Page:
Driver leads Big Ten Conference in pole vault

Life is pretty good right now for Craig Driver.

The senior pole vaulter on the Nebraska track team got accepted to graduate school to become a pharmacist. That was a huge relief, and something he’d been working toward for about four years.

Two weeks ago, Driver had a career-best vault of 17 feet, 5 inches. That put him No. 10 in school history.

Going into the Big Ten Indoor Championships this weekend in Geneva, Ohio, Driver leads the Big Ten in the pole vault. He’s been ranked as high as 16th in the nation this indoor season.

And Driver is one of the team captains for the Huskers, which he said is a thrill, having grown up in Minden.

“It’s a huge honor to be a two-year team captain, because there are a lot of fine athletes who come through here,” Driver said. “To be considered one of the leaders of the crew, that means a lot to me. Especially because I’m a Nebraska native and small-town kid just doing his thing here in Lincoln.”

The Husker men will try to repeat as Big Ten indoor champions, expected to score a lot of points in the pole vault, the hurdles, with Oladapo Akinmoladun and Antoine Lloyd, and the 4×400 relay. The Huskers could get some momentum with the pole vault being held Friday morning.

Driver cleared 17-5 to win at the Tyson Invitational in Arkansas. It was about the fifth meet he’d attempted 17-5.

“It was pretty dang exciting,” Driver said. “You can ask my coach, or anyone in the stands how excited I was. It was a heck of a day. Those are one of the days when you’re done and you’re like, ‘OK, that was a good day.’”

Driver placed eighth at the Big Ten indoor meet his first two seasons, and fourth last year. He’s hoping for another top finish and vault that will get him qualified for the NCAA meet. The top 16 vaulters make nationals, and Driver thinks if he can go 17-9, he’d have a great chance to get in.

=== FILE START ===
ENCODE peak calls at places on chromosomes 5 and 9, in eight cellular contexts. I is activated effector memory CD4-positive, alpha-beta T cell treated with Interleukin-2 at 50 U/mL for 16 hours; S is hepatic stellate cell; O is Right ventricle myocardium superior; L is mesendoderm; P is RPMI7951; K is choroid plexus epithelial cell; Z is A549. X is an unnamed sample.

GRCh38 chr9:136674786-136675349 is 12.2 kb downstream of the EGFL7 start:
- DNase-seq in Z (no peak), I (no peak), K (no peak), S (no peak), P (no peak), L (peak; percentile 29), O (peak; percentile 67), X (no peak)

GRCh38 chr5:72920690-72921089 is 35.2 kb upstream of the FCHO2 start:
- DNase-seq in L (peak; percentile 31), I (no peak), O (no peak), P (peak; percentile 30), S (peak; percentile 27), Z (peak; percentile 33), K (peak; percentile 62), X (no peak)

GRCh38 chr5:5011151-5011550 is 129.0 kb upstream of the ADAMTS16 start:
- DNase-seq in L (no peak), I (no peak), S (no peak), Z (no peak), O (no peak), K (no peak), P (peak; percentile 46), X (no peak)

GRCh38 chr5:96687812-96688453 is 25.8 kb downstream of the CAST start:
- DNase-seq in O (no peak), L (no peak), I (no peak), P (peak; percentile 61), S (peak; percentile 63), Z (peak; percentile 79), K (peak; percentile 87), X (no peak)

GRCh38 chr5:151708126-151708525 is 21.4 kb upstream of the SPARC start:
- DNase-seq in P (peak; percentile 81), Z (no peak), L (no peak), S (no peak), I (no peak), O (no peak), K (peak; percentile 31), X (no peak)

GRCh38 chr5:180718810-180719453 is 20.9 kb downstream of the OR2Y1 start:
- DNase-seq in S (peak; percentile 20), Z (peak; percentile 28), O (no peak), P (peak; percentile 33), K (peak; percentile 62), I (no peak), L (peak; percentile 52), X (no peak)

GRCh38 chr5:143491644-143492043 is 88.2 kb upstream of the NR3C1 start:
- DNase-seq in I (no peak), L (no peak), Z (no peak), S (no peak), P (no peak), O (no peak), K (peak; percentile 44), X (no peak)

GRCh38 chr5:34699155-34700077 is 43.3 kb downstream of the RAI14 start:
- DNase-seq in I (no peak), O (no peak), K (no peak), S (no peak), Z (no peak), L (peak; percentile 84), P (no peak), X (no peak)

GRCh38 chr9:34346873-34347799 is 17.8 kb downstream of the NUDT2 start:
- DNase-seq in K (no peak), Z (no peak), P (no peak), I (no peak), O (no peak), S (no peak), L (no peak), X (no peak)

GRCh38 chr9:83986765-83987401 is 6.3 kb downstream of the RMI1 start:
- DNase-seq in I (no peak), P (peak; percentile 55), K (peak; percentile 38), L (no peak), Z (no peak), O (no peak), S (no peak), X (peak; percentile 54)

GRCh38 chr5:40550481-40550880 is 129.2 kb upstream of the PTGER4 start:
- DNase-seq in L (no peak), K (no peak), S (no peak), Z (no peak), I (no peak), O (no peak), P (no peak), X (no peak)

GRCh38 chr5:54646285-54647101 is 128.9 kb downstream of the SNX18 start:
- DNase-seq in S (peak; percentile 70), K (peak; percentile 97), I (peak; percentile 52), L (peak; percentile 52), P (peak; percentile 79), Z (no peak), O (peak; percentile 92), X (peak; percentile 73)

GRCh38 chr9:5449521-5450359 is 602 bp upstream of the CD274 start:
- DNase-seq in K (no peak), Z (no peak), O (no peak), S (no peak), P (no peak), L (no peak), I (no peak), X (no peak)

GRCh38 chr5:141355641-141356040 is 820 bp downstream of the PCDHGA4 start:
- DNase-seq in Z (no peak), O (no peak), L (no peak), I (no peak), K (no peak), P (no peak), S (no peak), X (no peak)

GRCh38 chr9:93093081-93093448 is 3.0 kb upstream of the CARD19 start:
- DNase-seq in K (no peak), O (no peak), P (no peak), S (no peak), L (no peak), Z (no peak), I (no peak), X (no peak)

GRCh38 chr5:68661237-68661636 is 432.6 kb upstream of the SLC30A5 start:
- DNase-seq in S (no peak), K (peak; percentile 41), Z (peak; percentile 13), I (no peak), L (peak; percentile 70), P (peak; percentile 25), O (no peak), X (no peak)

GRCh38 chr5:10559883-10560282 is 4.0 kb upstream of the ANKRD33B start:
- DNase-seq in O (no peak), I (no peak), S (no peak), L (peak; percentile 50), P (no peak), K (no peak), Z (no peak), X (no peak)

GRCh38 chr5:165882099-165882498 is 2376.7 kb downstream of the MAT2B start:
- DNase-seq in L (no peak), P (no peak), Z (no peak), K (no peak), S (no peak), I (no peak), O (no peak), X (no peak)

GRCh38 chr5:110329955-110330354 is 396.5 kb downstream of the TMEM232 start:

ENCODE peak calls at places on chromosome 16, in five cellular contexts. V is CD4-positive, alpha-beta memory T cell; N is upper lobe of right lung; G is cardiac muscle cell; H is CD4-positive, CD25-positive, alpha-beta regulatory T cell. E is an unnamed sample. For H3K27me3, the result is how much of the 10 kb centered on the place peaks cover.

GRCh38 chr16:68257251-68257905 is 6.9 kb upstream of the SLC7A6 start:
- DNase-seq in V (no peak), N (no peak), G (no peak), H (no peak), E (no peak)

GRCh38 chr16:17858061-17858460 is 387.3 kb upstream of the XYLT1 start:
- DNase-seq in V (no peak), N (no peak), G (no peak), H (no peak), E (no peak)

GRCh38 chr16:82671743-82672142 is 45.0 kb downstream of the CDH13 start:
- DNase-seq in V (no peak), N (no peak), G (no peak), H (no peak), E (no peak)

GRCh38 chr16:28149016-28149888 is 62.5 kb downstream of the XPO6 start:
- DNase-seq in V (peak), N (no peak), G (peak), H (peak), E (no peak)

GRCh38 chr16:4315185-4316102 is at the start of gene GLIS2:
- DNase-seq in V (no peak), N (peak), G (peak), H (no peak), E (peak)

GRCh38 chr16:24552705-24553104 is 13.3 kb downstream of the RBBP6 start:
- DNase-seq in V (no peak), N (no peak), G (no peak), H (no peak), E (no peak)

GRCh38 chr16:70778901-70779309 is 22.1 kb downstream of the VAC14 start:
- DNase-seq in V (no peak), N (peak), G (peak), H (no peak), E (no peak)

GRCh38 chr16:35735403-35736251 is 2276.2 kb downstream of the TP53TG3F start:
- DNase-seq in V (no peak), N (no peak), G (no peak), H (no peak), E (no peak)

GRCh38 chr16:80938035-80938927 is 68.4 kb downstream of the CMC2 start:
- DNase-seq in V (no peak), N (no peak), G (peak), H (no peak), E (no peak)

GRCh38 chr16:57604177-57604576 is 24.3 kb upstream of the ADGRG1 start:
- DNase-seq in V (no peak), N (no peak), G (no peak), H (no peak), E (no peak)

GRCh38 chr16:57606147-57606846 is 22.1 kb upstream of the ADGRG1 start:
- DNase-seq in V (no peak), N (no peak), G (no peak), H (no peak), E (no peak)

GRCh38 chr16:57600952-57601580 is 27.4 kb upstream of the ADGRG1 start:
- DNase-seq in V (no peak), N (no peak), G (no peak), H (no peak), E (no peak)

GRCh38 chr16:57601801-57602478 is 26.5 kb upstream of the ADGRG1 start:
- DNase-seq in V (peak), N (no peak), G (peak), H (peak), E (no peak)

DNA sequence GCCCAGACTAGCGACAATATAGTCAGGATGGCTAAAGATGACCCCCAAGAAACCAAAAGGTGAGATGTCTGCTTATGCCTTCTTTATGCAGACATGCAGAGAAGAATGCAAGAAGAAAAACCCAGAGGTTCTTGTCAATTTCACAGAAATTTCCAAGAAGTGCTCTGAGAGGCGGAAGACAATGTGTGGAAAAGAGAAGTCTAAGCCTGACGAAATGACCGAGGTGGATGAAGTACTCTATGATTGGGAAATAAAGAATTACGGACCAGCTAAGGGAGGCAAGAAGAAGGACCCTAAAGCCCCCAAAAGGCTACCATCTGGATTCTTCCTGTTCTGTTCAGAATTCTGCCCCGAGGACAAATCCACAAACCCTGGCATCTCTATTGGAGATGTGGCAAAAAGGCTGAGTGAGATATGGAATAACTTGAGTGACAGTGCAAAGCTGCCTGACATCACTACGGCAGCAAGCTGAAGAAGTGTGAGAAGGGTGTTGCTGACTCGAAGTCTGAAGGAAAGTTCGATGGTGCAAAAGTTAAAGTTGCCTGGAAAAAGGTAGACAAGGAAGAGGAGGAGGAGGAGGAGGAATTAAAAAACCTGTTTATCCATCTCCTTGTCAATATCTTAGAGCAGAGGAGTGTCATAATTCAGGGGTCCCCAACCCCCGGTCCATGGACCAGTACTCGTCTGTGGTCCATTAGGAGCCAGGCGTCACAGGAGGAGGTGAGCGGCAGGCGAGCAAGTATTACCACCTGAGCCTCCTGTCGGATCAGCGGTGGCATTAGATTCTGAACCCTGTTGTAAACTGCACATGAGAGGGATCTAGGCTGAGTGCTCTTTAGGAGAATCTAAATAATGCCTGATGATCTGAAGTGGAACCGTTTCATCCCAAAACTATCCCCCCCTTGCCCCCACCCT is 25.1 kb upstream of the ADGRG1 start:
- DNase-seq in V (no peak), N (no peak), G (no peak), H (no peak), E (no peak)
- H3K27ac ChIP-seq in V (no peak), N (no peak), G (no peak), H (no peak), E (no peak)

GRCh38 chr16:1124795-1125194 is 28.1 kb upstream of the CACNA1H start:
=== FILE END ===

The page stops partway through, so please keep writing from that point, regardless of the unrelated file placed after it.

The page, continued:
Nebraska has four pole vaulters on its Big Ten meet roster, with Beau Simmons, Tyler Loontjer and Steven Cahoy joining Driver. Cahoy had been injured and was considering a redshirt season, but will make his return in hopes of helping the Huskers have a top finish.

Driver experienced a similar situation, with his redshirt being pulled during the outdoor season as a freshman when it was determined he could help the team score points.

The pressure goes up at the conference meet, Driver said.

“To say that it doesn’t affect you would be a total lie, and anyone would tell you the same,” Driver said. “With me, I’m a fifth-year senior. They pulled my redshirt my freshman year, so I’ve been doing this for five years, and I’ve definitely matured through the years to where I don’t go into the meet scared like I used to. I’m kind of just going into it ready to win and compete.”

Driver spends about nine months out of the year vaulting, and even in the offseason is still training. But he’s enjoyed himself.

“It’s a long season, but one of the cool things is, I guess you could say I picked the right sport,” Driver said. “I don’t really get sick of it. Sometimes in high school some of the sports drag on, but I’m lucky where this sport I still enjoy it after five years.”



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